Last Updated on June 18, 2023 by Angie
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Piazza Duomo in Alba, Italy, is a fine dining restaurant that has held three Michelin stars for more than a decade and is on The World's 50 Best Restaurants list. With all of those accolades, we knew we had to see what all the hype is about during our recent trip to Piedmont.
It all started with us setting our alarms for 3:45AM our time in order to log on precisely when reservations opened: 10AM Italy time, 3 months ahead of time. The restaurant releases all reservations for the entire month at once, and the release dates are published on their website.
Having secured our spot, the next choice was to select the menu that we wanted to have. Piazza Duomo offers two different food tasting menus, one a 6-course option called “The Journey,” and the second a 10-course menu called simply “Barolo,” meant to pair with Barolo wines, naturally.
When we made our booking we weren't sure if we wanted to focus so laser-like on Barolo pairings, so we initially booked The Journey. However, when the restaurant reached out a few days before our visit we panicked and changed to the Barolo menu.
We are glad we made the switch.
Piazza Duomo Showcases the Best of Barolo
The Barolo menu had two different wine pairing options, each with six different Barolo's – one an entry level discovery option, and another “rarity” option. The food plus basic wine pairing option was 500 Euro per person, while the second option was 1,000 Euro per person. We stuck with the more affordable option (relatively speaking).
The dining room at Piazza Duomo is perhaps just as iconic as the food, with its signature pink muraled walls and ceiling. The room is very small and intimate with just seven tables. I liked our table in the corner as we could see everything going on at the other tables.
Soon after making pleasantries with the sommelier Andreas and letting him know which wine pairing we wanted, he appeared with a Barolo cocktail. It was made with Barolo Chinato (a spiced sweet dessert wine) plus tonic water, resulting in a pleasantly bitter and refreshing drink.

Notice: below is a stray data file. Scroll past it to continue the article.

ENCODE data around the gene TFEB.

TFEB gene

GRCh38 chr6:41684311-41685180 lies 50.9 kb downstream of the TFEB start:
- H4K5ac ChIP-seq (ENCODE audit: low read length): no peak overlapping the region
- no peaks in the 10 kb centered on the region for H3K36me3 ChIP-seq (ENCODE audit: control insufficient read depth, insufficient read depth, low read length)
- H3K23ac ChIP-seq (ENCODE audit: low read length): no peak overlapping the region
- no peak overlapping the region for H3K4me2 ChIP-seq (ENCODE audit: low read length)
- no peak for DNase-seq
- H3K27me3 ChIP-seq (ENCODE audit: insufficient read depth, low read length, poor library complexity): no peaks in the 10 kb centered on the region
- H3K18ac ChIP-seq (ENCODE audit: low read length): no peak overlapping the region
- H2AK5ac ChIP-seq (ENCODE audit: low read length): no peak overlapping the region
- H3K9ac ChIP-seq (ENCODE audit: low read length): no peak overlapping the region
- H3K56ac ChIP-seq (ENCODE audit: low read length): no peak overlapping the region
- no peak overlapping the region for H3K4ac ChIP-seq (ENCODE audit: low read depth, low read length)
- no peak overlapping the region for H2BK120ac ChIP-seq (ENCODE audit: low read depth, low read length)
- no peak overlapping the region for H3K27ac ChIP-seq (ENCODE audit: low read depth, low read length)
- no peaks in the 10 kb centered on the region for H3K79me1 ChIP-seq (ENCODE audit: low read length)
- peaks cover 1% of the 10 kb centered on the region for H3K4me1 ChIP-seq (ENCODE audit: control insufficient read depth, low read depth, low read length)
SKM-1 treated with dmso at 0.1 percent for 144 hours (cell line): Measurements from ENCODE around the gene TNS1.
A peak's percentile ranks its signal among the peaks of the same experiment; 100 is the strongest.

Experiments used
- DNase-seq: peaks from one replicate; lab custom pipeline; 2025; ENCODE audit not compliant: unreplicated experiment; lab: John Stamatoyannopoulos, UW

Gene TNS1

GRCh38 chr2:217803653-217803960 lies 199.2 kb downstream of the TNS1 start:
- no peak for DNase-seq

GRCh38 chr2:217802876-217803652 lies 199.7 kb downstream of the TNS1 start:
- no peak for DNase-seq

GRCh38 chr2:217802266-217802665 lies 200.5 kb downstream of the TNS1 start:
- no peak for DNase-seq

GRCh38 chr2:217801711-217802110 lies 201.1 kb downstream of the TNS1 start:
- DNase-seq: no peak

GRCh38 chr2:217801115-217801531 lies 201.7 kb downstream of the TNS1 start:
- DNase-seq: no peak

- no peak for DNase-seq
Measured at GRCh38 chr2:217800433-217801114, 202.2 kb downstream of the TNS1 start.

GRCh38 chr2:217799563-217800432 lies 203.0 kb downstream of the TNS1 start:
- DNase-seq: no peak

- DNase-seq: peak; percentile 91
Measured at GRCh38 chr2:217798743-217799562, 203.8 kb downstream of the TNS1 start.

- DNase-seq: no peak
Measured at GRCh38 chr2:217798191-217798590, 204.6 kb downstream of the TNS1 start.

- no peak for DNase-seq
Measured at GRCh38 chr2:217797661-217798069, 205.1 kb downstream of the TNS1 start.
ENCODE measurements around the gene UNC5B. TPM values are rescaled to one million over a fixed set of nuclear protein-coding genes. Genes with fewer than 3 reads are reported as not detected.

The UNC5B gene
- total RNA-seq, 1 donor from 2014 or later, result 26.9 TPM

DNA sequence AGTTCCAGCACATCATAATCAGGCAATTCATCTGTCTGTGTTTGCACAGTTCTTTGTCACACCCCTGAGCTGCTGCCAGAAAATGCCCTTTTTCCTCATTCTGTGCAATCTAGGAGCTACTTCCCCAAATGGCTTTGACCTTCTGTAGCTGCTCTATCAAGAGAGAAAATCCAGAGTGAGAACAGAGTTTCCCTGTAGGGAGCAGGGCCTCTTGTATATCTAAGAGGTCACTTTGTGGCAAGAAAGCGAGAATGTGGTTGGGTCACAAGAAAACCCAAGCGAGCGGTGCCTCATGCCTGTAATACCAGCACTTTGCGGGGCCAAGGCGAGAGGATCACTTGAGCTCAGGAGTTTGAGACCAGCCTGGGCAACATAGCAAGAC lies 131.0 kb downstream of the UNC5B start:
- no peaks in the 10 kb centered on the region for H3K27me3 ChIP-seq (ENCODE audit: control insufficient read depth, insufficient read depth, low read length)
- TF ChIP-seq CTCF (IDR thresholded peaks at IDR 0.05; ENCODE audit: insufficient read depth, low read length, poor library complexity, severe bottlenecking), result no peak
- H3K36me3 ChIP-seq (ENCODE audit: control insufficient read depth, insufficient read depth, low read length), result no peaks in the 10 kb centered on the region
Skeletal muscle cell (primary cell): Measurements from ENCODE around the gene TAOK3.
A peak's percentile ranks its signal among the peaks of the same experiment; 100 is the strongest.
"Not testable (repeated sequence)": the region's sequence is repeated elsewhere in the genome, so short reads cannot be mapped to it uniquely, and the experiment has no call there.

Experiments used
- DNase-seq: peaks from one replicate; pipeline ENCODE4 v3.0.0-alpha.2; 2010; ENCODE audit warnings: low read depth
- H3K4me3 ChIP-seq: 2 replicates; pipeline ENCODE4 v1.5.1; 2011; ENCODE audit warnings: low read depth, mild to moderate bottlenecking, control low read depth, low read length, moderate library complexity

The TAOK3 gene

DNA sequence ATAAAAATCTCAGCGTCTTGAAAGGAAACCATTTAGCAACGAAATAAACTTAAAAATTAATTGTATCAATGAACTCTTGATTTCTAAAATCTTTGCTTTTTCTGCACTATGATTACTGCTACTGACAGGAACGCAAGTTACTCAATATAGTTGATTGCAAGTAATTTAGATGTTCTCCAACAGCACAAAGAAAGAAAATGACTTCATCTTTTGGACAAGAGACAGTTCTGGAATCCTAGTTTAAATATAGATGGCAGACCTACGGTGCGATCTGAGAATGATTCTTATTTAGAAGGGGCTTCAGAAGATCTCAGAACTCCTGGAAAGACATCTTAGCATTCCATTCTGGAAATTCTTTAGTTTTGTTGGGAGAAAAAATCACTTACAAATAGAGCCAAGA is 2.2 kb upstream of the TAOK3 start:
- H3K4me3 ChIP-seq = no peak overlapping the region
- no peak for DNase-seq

But our focus soon turned to the dozens of small plates coming out to our table – so many plates kept coming out one by one, that we couldn't help but laugh hysterically. The servers described this course as the “Turin aperitif,” and it featured whimsical takes on traditional local foods eaten for aperitif, like a fried ravioli filled with ricotta and mint; a mini cured salami sandwich with lettuce and cheese; a chicken salad sandwich; a “taco” with a crispy shell made out of potato, filled with microgreens and grated horseradish; insanely delicious pumpkin with orange zest; and a circular crisp that tasted cheesy and was topped with dollops of soft cheese, fresh herbs, and flowers (so fresh, floral, and delicious!).
The absurdities continued with the first Barolo pairing, a Coravin pour of a Jeroboam of Oddero 2015 (have you ever seen wine served from a Jeroboam? It's so absurd and amusing!).
A creative salad course paired with this wine – the salad was wrapped up in a green doughy package and consisted of chopped lettuce, tender pieces of veal, and lots of herbs, with a slight sweetness from the dressing.
A more traditional beef tartare course (fassona) came next, served in a buttery rich marsala sauce that was so unctuous and perfect. Along side were rye bread and a veal consomme served in a little cup. After we tried some of the consomme, the somm poured another splash of the wine pairing (a 2018 Barolo di Barolo from Marchesi di Barolo) in the consomme cup for us to drink as a mixture. It was oddly good!